As for 'Government & Education', they also did quite well in 2010, thank you. According to The Free Enterprise Nation, which is a national organization representing the economic interests of those within the state who actually work and support the 'private sector' portion of our economy, the latest survey by the U.S. Government's Bureau of Economic Analysis showed that the average federal employee earns $119,982 per year in compensation & benefits, while the average private sector employee earns $59,909. To cover the additional compensation packages of government employees, $100 billion a year is taken from the private sector in income taxes.

$250 billion each year is paid for interest alone on the national debt. This would be enough to provide comprehensive health care to every American for 18 months.

Hmm. If politics is power, who is really getting the short end of the stick?

 

How Government Works – Greasing the Wheels

In the ten-year period beginning in 1998, financial companies spent $1.7 billion on federal campaign contributions and another $3.4 billion on lobbyists. Wise political investments enabled the nation's top bankers to effectively scrap any meaningful oversight of the financial industry.

Meanwhile, the unfunded liability for the state of Michigan's four major pensions — schools, state employees, police, and judges — is pegged at $11.6 billion, and the future health care liability ranges from $45- 50 billion. Even if the state started meeting its obligations today, it would take $2 billion annually for the next 30 years just to get even.

Good luck to our new Governor Rick Snyder and our state's elected representatives on getting that monkey back into the cage.

And while we're at it, is there any wonder the nation is so sick & tired of bought & paid for special interest politics that infests all levels of government?

Selling Off Our Natural Resources • Hydro-Fracking & Natural Gas Exploitation Portends an Ecological & Health Nightmare in Michigan

From Oct. 26 - 28, the Michigan Department of Natural Resources and Environment (DNRE) auctioned off more than a quarter million acres of mineral rights, showing increased state interest in natural gas development on local lands.

According to the DNRE, the auction yielded $10,237,261.98 in revenue after the mineral rights of 273,689.10 acres of state forest were leased. This money will be added to Michigan Natural Resources Trust Fund and used to provide assistance to local governments and the DNRE to purchase land for public recreation and protection – totally ironic given the fact that with the natural gas development, there may well be no land or viable resources left to protect.
Oil & Natural Gas companies (most principally the Encana Corporation – the company responsible for the oil spill and contamination of the Kalamazoo River this past summer - are hoping to take advantage of the state's fuel-producing potential.

Michigan's lower peninsula is at the center of a geologic bowl, known as the Michigan Basin that stretches into Illinois, Indiana, Wisconsin, and Ontario. This basin held an ancient sea about 500 million years ago, creating proper conditions for salt, natural gas, and oil deposits to form. Michigan is currently producing about 400 million cubic feet of natural gas each day from formations within the Michigan Basin.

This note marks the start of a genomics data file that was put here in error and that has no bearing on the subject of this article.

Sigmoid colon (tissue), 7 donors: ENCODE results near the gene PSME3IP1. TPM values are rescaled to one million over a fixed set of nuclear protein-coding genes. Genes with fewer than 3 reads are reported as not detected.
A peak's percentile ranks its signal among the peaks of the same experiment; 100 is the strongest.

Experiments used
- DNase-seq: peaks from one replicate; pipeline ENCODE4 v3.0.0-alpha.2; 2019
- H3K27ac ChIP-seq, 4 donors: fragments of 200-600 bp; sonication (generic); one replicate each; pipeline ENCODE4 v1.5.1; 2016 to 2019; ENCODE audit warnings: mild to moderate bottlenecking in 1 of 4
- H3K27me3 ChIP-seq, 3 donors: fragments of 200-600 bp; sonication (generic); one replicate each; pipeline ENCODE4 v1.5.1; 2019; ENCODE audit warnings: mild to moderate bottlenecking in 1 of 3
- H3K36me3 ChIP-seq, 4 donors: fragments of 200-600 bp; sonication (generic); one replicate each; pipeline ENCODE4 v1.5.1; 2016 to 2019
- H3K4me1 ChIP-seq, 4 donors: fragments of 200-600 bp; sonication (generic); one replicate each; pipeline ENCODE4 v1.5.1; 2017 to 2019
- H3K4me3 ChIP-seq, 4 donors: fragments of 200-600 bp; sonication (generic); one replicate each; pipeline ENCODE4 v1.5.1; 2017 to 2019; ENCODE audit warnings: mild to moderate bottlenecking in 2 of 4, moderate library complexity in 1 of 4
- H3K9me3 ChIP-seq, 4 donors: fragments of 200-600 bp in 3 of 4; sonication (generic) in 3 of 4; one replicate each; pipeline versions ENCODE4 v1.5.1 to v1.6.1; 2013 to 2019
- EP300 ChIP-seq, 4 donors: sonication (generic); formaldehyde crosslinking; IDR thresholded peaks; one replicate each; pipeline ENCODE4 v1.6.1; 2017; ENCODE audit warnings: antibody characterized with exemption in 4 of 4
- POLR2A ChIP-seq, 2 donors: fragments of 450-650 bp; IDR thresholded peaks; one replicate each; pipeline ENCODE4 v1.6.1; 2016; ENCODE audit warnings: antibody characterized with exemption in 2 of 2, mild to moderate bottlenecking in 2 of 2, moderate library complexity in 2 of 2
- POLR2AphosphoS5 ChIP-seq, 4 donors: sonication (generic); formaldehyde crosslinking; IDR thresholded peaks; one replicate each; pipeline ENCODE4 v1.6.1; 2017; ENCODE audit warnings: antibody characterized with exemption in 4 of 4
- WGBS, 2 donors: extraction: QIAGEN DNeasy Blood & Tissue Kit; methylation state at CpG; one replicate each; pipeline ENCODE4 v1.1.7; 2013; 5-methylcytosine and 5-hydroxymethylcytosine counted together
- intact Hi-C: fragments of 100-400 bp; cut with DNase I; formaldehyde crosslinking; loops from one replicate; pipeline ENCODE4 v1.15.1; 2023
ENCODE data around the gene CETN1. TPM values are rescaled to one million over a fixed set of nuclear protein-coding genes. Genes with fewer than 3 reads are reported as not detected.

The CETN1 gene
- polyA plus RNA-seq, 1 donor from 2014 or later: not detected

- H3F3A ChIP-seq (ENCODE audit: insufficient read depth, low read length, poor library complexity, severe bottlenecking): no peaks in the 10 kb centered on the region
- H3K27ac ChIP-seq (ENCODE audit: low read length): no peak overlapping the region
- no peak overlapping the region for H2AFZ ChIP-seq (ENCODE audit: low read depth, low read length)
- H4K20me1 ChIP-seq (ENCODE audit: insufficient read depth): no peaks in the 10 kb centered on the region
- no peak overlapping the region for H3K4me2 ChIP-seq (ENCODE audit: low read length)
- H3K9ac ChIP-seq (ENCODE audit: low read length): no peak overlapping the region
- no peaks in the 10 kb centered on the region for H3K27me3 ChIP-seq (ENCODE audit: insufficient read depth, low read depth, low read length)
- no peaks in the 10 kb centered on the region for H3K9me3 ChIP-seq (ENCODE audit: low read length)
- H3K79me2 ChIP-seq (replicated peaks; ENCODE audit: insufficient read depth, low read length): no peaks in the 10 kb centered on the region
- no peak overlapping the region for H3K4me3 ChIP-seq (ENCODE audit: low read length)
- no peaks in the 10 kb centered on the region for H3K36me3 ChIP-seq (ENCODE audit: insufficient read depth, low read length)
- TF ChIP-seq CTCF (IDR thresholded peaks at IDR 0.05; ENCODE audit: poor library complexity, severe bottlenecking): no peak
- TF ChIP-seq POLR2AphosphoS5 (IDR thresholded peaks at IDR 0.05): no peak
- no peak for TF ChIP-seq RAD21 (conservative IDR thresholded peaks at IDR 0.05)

Earlier this year, promising amounts of energy were found by Encana and its subsidiary Petoskey Exploration in the Collingwood-Utica shale formations in Missaukee and Cheboygan counties. Competing companies are hoping to enjoy success like that of Encana by harnessing fuel from similar formations throughout the state.

Another State of Michigan mineral rights auction in May brought in $178 million dollars to the state and private landowners are now being asked to lease their mineral rights for deep horizontal wells that involve hydraulic fracturing or 'hydrofracking' – a little regulated, immensely controversial, and rapidly growing mining technique that has been linked to massive ground water contamination in numerous other states ranging from Colorado to Kentucky.

Indeed, more progressive and enlightened states such as New York recently placed a moratorium on this practice; but not so here in Michigan. The cha-ching of dollar investment at the recent mineral rights auction was touched off by the results of an exploratory well drilled this year in Missaukee County, about 30 miles southeast of Traverse City.

Unlike traditional natural gas wells that tapped into the Antrim shale formation (between 600-2,200 feet deep) across Northern Michigan in the 1980s, the Pioneer well went down 9,865 feet and then drilled horizontally into the Collingswood shale formation for 5,000 feet.
The use of hydrofracking has generated massive controversy in other states such as
Pennsylvania, Colorado and Wyoming, where it has been associated with toxic spills and well
contamination, cancer, and long-term poisoning of residents.

Encana was fined $370,000 by the Colorado Oil & Gas Conservation Commission for flawed drilling practices that residents say caused methane and benzene contamination of Divide Creek in northwestern Colorado in 2004.

Because deep shale has less organic content than the shallow layers previously exploited in the '80s, the gas in these new deep shale areas is stored in micropores; and in order to get it removed in commercially viable quantities, the shale must be fractured.

The process involves drilling a hole deep into the earth and lining it with cement, which are purportedly a 'safety measure', intended to prevent hydrocarbons and other toxic materials used in the process from mixing into the water table. (Never mind that over a period of time, concrete can crack).

Billions of gallons of water are mixed with chemicals and then forced into the well. The laundry list of toxic chemicals injected into the ground during hydrofracking should be enough for State legislators to put an immediate halt to this latest move in Northern Michigan, especially in light of the Orwellian and irresponsible move navigated by ex-Vice President Dick Cheney, who managed to navigate legislation through the U.S. Congress that exempts regulation of this practice – as well as identifying the chemicals – from regulation under the federal Safe Drinking Water Act in a provision of the Energy Policy Act of 2005, which is known as The Halliburton Loophole.